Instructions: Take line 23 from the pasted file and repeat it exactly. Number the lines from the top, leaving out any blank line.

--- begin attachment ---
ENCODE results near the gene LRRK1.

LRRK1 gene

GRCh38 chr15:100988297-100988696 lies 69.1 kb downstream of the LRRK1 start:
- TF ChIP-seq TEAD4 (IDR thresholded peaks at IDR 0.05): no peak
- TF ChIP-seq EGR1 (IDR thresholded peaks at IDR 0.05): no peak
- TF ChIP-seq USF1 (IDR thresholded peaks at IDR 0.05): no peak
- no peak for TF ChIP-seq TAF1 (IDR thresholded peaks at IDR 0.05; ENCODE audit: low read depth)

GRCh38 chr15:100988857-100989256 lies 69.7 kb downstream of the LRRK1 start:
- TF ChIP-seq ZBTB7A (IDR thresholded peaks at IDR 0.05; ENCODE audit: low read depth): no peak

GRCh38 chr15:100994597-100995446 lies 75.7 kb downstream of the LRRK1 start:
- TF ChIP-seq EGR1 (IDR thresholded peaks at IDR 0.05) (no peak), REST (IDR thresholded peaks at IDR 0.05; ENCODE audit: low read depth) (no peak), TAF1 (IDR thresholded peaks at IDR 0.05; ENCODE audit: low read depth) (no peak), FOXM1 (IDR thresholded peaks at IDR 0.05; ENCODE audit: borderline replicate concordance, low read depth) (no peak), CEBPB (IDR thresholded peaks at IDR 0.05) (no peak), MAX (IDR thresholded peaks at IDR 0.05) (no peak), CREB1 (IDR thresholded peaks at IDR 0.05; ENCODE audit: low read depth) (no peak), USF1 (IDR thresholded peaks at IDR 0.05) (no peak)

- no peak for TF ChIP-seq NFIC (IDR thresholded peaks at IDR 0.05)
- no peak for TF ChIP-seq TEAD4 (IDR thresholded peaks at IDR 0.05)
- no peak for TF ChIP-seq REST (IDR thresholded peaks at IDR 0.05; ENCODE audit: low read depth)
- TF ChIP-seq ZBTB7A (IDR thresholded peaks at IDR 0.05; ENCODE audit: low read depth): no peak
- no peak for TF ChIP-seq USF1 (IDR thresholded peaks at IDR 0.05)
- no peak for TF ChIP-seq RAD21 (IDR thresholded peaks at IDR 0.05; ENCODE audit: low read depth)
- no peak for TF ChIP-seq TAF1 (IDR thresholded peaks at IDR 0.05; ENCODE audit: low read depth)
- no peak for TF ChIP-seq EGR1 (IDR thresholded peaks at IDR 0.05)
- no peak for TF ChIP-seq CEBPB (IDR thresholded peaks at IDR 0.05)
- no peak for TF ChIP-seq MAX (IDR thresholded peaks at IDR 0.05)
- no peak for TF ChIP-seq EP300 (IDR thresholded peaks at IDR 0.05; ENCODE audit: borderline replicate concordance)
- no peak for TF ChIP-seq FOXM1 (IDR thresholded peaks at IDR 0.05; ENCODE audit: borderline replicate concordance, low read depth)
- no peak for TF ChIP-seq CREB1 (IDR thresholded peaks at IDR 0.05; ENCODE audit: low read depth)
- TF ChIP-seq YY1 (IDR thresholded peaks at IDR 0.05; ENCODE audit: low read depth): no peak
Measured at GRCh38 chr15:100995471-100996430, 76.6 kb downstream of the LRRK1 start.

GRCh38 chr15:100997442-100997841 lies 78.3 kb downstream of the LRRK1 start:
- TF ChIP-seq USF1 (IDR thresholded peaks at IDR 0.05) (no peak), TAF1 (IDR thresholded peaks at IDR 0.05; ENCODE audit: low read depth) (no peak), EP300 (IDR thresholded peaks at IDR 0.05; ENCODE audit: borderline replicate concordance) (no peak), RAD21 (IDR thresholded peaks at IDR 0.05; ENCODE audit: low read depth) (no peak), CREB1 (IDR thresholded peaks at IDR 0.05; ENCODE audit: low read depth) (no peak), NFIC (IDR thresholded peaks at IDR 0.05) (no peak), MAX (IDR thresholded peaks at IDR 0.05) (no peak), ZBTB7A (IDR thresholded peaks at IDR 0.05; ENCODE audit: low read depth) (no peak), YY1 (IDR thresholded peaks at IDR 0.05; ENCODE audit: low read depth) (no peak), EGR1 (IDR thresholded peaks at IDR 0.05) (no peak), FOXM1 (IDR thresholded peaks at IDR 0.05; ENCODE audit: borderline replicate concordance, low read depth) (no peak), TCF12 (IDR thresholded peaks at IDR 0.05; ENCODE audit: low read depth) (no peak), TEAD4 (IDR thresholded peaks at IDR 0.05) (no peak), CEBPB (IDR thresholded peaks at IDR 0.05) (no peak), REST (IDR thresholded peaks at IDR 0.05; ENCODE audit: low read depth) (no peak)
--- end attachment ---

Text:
- no peak for TF ChIP-seq FOXM1 (IDR thresholded peaks at IDR 0.05; ENCODE audit: borderline replicate concordance, low read depth)